Subject(s)
Adenoviridae/immunology , Immunogenicity, Vaccine , Mucosal-Associated Invariant T Cells/immunology , Viral Vaccines/immunology , Animals , CD8-Positive T-Lymphocytes/immunology , Dendritic Cells/immunology , Genetic Vectors/immunology , Humans , Interferon-alpha/metabolism , Interleukin-18/metabolism , Lymphocyte Activation , Mice , Mice, Inbred C57BL , Tumor Necrosis Factor-alpha/metabolism
8.
Mol Immunol ; 130: 154-158, 2021 02.
Article in English | MEDLINE | ID: covidwho-1065484

ABSTRACT

Mucosal associated invariant T (MAIT) cells have a recognised innate-like capacity for antibacterial host defence, consequent on the specificity of their T cell receptor (TCR) for small molecule metabolites produced by a range of prokaryotic and fungal species, their effector memory phenotype, and their expression of cytotoxic molecules. However, recent studies have identified at least two other important functions of MAIT cells in antiviral immunity and in tissue homeostasis and repair. Each are related to distinct transcriptional programmes, which are activated differentially according to the specific immune context. Here we discuss these diverse functions, we review the evidence for the newly identified role of MAIT cells in promoting tissue repair, and we discuss emerging data pointing to the future directions of MAIT cell research including roles in cancer, in antiviral immunity and recent studies in the immune response to SARS-CoV-2 infection. Overall these studies have made us aware of the potential for pleiotropic roles of MAIT cells and related cell populations in micee and humans, and have created a simple and attractive new paradigm for regulation in barrier tissues, where antigen and tissue damage are sensed, integrated and interpreted.


Subject(s)
Mucosal-Associated Invariant T Cells/immunology , Animals , Bacterial Infections/immunology , Homeostasis , Humans , Mucosal-Associated Invariant T Cells/cytology , Mucosal-Associated Invariant T Cells/metabolism , Neoplasms/immunology , Receptors, Antigen, T-Cell , Virus Diseases/immunology
9.
Viruses ; 13(2)2021 02 03.
Article in English | MEDLINE | ID: covidwho-1060774

ABSTRACT

Coronavirus disease 2019 (COVID-19), caused by infection with severe acute respiratory syndrome coronavirus 2 (SARS-CoV-2), comprises mild courses of disease as well as progression to severe disease, characterised by lung and other organ failure. The immune system is considered to play a crucial role for the pathogenesis of COVID-19, although especially the contribution of innate-like T cells remains poorly understood. Here, we analysed the phenotype and function of mucosal-associated invariant T (MAIT) cells, innate-like T cells with potent antimicrobial effector function, in patients with mild and severe COVID-19 by multicolour flow cytometry. Our data indicate that MAIT cells are highly activated in patients with COVID-19, irrespective of the course of disease, and express high levels of proinflammatory cytokines such as IL-17A and TNFα ex vivo. Of note, expression of the activation marker HLA-DR positively correlated with SAPS II score, a measure of disease severity. Upon MAIT cell-specific in vitro stimulation, MAIT cells however failed to upregulate expression of the cytokines IL-17A and TNFα, as well as cytolytic proteins, that is, granzyme B and perforin. Thus, our data point towards an altered cytokine expression profile alongside an impaired antibacterial and antiviral function of MAIT cells in COVID-19 and thereby contribute to the understanding of COVID-19 immunopathogenesis.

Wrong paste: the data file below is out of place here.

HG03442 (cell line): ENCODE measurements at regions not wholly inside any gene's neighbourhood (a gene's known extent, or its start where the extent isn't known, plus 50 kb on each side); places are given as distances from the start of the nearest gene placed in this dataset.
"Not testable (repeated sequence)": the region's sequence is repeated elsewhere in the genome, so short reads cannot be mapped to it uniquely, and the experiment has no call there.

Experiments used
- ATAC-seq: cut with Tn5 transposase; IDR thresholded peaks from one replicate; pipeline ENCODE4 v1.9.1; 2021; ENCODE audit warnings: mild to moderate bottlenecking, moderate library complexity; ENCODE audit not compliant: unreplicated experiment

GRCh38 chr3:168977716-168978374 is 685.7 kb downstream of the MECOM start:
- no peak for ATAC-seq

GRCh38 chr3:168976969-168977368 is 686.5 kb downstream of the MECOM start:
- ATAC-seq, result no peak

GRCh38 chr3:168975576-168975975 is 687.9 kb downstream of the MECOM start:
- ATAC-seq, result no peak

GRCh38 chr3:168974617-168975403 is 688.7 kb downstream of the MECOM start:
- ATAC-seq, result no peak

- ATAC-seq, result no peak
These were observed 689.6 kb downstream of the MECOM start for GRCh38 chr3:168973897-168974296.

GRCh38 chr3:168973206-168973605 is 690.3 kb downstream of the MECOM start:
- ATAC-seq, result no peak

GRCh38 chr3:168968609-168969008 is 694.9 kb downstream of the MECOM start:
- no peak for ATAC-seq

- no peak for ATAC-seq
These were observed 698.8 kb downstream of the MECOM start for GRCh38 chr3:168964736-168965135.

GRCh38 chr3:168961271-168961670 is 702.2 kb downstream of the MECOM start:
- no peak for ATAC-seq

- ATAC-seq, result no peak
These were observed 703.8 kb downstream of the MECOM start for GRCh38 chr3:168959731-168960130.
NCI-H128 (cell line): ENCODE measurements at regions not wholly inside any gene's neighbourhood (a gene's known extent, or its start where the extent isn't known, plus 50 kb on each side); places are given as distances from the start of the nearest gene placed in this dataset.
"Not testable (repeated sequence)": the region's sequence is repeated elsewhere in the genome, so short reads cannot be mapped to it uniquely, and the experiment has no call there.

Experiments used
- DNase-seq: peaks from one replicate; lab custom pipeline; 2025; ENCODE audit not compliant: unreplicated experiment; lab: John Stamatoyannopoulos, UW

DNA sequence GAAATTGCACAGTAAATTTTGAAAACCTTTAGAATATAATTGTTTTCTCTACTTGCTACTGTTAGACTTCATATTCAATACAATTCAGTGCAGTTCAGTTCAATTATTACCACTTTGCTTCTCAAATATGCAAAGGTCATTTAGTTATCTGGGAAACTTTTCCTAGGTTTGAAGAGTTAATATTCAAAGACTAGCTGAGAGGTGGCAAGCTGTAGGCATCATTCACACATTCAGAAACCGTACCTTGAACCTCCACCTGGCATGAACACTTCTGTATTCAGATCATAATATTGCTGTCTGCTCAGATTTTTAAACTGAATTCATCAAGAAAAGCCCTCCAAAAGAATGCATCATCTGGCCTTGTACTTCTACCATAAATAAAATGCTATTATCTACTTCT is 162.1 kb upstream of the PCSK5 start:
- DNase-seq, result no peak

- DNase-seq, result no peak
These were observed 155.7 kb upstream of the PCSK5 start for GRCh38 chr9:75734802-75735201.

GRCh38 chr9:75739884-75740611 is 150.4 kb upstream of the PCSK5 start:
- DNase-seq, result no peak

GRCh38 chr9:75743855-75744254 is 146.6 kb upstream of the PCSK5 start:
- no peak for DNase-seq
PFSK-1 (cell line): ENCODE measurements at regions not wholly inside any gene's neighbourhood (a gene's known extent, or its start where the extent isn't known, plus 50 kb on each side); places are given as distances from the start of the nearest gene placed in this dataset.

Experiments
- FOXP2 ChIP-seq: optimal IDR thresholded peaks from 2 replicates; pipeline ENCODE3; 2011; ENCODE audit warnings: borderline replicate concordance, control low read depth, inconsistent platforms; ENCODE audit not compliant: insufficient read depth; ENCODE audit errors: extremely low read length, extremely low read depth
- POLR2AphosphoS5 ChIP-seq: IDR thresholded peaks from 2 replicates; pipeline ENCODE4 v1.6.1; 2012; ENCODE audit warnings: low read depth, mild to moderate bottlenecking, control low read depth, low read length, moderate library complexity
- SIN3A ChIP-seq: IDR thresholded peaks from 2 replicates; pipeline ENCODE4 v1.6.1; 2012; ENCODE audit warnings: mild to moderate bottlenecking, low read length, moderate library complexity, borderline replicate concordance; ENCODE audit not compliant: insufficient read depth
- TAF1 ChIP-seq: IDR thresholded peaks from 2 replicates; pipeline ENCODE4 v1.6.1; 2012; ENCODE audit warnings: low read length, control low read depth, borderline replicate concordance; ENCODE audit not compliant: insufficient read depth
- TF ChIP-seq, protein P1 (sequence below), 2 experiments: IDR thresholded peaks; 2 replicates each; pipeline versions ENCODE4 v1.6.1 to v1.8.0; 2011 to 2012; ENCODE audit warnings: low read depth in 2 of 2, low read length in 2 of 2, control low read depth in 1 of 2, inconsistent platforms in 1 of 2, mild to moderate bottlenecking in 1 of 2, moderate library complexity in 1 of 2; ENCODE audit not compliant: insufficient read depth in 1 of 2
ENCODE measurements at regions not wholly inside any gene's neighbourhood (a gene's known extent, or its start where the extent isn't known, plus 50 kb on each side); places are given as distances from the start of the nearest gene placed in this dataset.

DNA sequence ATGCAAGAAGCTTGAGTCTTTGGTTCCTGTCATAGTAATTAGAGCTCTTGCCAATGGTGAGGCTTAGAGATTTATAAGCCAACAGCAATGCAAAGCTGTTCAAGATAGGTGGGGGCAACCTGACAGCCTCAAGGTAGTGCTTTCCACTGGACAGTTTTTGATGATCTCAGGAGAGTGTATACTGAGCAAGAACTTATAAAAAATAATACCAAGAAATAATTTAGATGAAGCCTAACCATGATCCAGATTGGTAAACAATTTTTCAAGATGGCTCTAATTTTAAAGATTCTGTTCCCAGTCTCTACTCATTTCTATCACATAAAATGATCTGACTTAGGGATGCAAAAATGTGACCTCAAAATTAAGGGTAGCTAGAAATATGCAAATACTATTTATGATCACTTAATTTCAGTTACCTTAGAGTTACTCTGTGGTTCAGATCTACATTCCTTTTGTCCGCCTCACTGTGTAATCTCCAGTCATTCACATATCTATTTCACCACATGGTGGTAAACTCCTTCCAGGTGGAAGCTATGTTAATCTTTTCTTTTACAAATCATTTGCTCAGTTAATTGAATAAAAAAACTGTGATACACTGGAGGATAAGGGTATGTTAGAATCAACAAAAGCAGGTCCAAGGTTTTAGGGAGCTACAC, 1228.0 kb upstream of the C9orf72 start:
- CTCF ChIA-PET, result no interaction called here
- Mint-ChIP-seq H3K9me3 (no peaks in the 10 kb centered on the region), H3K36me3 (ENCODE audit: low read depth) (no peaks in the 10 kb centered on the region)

Subject(s)
COVID-19/immunology , Lymphocyte Activation , Mucosal-Associated Invariant T Cells/immunology , Adaptive Immunity , COVID-19/physiopathology , Cytokines/metabolism , Female , Granzymes/metabolism , HLA-DR Antigens , Humans , Interleukin-17/metabolism , Killer Cells, Natural/immunology , Male , Mucosal-Associated Invariant T Cells/metabolism , Severity of Illness Index , T-Lymphocyte Subsets/immunology , Tumor Necrosis Factor-alpha/metabolism
10.
Nat Immunol ; 22(3): 322-335, 2021 03.
Article in English | MEDLINE | ID: covidwho-1060966

ABSTRACT

Immune system dysfunction is paramount in coronavirus disease 2019 (COVID-19) severity and fatality rate. Mucosal-associated invariant T (MAIT) cells are innate-like T cells involved in mucosal immunity and protection against viral infections. Here, we studied the immune cell landscape, with emphasis on MAIT cells, in cohorts totaling 208 patients with various stages of disease. MAIT cell frequency is strongly reduced in blood. They display a strong activated and cytotoxic phenotype that is more pronounced in lungs. Blood MAIT cell alterations positively correlate with the activation of other innate cells, proinflammatory cytokines, notably interleukin (IL)-18, and with the severity and mortality of severe acute respiratory syndrome coronavirus 2 infection. We also identified a monocyte/macrophage interferon (IFN)-α-IL-18 cytokine shift and the ability of infected macrophages to induce the cytotoxicity of MAIT cells in an MR1-dependent manner. Together, our results suggest that altered MAIT cell functions due to IFN-α-IL-18 imbalance contribute to disease severity, and their therapeutic manipulation may prevent deleterious inflammation in COVID-19 aggravation.


Subject(s)
COVID-19/immunology , Interferon-alpha/immunology , Interleukin-18/immunology , Macrophages/immunology , Monocytes/immunology , Mucosal-Associated Invariant T Cells/immunology , Adult , Aged , Aged, 80 and over , Animals , Bronchoalveolar Lavage , Case-Control Studies , Chlorocebus aethiops , Cohort Studies , Female , France , Humans , Immunophenotyping , Interleukin-10/immunology , Interleukin-15/immunology , Interleukin-1beta/immunology , Interleukin-6/immunology , Interleukin-8/immunology , Male , Middle Aged , RNA-Seq , SARS-CoV-2 , Severity of Illness Index , Single-Cell Analysis , Vero Cells , Young Adult
11.
Sci Immunol ; 5(51)2020 09 28.
Article in English | MEDLINE | ID: covidwho-808356

ABSTRACT